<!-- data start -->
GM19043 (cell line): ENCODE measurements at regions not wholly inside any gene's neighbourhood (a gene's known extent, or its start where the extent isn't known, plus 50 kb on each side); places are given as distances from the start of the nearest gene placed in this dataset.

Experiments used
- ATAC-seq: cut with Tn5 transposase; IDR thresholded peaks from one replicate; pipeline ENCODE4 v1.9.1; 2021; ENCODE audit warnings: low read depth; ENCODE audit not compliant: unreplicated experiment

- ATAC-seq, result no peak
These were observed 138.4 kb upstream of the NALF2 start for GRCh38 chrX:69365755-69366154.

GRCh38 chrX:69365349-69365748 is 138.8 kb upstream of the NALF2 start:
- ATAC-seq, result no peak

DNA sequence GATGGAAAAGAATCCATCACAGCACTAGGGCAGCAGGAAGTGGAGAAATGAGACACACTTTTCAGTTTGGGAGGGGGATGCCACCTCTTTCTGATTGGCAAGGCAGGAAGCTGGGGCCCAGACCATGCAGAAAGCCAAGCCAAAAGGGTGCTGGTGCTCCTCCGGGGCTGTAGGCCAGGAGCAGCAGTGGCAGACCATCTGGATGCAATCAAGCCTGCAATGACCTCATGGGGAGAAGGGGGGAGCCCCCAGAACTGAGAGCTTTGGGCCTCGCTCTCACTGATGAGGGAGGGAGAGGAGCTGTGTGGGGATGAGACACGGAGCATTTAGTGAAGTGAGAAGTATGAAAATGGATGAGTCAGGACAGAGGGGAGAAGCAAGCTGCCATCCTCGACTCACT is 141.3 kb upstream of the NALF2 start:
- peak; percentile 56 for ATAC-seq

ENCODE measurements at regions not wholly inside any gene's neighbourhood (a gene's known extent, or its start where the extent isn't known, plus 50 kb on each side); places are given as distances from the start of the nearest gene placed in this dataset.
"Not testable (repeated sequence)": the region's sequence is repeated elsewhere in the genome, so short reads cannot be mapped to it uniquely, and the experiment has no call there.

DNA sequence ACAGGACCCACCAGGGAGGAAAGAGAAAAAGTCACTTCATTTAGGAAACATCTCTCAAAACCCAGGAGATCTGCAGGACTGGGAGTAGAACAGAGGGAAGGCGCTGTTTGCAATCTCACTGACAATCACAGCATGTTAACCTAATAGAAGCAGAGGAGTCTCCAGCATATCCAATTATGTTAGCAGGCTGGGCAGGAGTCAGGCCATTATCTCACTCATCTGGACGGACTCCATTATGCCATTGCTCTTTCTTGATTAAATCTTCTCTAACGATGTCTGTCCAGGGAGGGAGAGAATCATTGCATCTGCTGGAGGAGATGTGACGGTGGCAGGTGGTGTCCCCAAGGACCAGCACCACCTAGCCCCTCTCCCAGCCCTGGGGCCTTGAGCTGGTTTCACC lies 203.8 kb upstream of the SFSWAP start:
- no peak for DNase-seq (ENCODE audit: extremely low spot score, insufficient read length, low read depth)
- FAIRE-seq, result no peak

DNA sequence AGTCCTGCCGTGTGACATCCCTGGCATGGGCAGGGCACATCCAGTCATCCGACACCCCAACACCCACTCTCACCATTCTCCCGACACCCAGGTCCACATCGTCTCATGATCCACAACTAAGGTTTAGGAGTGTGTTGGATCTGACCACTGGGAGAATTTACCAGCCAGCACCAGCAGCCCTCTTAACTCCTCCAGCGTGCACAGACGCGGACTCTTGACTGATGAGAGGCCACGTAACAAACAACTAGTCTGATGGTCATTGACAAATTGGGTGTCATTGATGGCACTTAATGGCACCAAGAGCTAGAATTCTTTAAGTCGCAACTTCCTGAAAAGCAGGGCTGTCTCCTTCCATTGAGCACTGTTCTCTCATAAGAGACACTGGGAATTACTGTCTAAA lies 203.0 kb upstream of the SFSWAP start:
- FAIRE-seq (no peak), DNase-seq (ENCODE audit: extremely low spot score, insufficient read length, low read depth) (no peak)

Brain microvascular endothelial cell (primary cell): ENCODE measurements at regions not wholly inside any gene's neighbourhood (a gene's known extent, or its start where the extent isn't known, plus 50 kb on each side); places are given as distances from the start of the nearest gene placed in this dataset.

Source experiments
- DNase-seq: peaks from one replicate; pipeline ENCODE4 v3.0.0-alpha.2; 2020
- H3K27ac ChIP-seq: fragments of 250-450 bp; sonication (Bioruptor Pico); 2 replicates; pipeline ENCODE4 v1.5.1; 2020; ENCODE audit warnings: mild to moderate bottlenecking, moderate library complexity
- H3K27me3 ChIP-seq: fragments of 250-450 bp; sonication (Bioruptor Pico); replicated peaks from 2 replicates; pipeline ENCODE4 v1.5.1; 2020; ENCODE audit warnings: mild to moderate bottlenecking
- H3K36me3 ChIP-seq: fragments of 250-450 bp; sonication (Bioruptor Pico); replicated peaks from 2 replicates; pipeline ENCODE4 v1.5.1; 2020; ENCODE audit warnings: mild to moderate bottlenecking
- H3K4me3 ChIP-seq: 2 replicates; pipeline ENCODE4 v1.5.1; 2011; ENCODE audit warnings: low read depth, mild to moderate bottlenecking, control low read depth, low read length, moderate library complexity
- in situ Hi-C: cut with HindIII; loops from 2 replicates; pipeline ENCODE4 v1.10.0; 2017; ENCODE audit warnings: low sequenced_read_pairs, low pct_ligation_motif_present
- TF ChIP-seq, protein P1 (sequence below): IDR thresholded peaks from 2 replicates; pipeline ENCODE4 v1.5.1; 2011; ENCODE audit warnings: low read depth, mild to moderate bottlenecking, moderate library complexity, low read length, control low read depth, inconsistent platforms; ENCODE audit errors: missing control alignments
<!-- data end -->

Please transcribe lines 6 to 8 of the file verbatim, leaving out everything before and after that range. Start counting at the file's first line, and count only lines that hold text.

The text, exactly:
GRCh38 chrX:69365349-69365748 is 138.8 kb upstream of the NALF2 start:
- ATAC-seq, result no peak

DNA sequence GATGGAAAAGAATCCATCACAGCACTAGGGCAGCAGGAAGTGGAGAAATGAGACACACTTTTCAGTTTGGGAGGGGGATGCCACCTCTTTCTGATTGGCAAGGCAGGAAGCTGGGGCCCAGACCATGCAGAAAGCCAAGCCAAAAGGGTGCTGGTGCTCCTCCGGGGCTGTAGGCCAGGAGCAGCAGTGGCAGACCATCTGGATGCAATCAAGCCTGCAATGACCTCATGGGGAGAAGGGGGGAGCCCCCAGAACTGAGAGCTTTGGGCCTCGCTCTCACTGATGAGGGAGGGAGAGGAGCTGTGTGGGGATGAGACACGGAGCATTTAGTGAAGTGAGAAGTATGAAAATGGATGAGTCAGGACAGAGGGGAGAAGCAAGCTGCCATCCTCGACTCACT is 141.3 kb upstream of the NALF2 start: